What will happen when the LDDC is wound up ? On Second Reading, the point was expressed most forcibly both by my right hon. Friend the Member for Bethnal Green and Stepney (Mr. Shore) and the hon. Member for Southwark and Bermondsey--I quote my right hon. Friend : "the logic points to the return of not merely the land in docklands to the boroughs of which they are part, but to the management of the water and of the docks in whatever local authority boundary they fall."--[ Official Report , 14 March 1994 ; Vol. 239, c. 678.] The hon. Member for Southwark and Bermondsey made clear his preference--he has echoed it tonight--for the democratically elected local authorities to be the successor bodies. At the same time, he confirmed his inability to assure us that that would happen. He reported to the House that the Bill does not stipulate who should be the successor, because no decision has yet been taken. He expressed the hope that that might be clarified during the later stages of the Bill's passage. Those stages are now being completed, and we are no wiser.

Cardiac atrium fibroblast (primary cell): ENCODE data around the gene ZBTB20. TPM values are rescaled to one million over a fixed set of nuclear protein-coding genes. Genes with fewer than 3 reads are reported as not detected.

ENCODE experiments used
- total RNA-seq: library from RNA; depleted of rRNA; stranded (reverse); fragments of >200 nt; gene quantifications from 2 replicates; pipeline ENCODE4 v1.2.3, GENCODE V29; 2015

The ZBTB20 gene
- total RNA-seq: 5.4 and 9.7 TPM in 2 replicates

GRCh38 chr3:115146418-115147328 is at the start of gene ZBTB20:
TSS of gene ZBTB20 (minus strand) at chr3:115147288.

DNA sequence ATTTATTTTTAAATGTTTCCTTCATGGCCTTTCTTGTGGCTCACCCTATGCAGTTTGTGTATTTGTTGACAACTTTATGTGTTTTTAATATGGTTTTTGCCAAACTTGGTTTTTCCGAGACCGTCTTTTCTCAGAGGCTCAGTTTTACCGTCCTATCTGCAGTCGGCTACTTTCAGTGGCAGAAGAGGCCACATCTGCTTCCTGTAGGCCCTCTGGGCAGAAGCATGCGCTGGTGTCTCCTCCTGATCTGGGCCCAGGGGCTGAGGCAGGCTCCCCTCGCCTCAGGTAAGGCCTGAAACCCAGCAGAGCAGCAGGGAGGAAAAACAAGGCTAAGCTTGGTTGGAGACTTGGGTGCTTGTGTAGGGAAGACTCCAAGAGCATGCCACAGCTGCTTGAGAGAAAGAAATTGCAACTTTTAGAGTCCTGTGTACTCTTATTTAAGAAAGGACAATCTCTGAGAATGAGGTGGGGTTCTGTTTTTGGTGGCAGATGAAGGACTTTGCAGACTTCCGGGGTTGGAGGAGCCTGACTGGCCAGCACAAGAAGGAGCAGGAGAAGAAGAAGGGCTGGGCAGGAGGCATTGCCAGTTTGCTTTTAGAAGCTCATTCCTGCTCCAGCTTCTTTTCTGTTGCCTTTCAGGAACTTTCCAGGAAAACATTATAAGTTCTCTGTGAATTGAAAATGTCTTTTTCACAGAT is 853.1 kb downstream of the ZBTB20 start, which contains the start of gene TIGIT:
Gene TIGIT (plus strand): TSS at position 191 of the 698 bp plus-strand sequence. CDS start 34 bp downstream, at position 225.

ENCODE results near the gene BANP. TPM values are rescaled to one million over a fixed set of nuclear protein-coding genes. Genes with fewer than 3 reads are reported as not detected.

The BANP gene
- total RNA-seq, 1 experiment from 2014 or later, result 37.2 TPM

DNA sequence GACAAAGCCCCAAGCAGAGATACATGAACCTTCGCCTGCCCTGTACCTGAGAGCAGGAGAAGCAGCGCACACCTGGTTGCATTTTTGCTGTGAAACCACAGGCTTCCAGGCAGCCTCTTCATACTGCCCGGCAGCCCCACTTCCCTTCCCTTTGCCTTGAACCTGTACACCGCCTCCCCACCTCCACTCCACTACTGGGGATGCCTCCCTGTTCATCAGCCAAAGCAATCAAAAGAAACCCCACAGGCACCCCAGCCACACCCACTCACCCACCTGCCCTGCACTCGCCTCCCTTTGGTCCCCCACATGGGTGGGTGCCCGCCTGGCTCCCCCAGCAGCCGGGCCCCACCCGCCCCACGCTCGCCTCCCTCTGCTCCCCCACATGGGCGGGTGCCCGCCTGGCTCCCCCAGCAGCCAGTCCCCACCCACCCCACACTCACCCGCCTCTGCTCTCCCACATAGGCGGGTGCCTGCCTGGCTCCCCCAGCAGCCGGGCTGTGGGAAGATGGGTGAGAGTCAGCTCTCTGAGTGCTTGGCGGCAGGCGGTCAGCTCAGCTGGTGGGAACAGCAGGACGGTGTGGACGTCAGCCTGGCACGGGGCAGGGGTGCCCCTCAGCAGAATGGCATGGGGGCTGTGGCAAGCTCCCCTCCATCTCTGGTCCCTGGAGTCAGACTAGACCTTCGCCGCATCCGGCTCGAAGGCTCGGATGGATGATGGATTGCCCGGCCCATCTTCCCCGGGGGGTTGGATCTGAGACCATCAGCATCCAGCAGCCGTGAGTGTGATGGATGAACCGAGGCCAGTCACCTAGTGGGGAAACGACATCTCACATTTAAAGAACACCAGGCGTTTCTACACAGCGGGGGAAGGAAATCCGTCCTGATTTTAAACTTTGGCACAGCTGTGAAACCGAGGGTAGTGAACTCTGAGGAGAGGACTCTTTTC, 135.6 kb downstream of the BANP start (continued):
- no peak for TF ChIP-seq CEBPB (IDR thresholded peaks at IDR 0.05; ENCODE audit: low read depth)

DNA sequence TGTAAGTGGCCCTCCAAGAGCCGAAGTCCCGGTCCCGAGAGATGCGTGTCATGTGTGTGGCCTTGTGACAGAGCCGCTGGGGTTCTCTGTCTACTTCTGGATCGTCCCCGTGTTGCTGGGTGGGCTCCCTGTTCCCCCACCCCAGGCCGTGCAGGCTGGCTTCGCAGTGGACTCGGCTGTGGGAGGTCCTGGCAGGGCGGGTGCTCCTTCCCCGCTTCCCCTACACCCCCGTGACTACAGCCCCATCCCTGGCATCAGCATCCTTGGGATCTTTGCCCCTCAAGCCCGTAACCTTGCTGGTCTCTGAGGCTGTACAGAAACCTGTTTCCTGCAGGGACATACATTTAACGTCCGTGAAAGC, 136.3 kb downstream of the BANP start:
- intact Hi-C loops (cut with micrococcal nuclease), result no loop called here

Clause 33 makes it clear that the Secretary of State may, on an application from the LDDC, transfer these powers to any person. I am sure that the Minister will find the freedom to hand over these powers to whoever he wishes very convenient and agreeable. Indeed, who knows who he will propose ? Those of us who have watched the lamentable way in which the Government sold out the public interest to Tory placemen and a few Tory placewomen, as well as rewarding contributors to Tory party funds, will rightly feel concerned that this could be yet another example of the confusion of public and private interest which has become such a hallmark of the Government. The nub of the matter is that the management of the former docks area should be undertaken not by bodies which are not publicly accountable and do not have a responsible position, unlike democratically elected local authorities. The management of these areas and the byelaw-making powers should be given to bodies which can recognise the distinction between public and private interest, and which will be acting in the public interest.
The Minister, from a sedentary position, frequently quoted Lord Cocks, who is a member of the London Docklands development corporation. He will recall that I was not talking about the LDDC ; I was talking about the successor bodies. If the Minister will give us an indication who the successor bodies will be, and whether they will be publicly accountable--whether they will be democratically elected--I will willingly give way to give him an opportunity of doing so.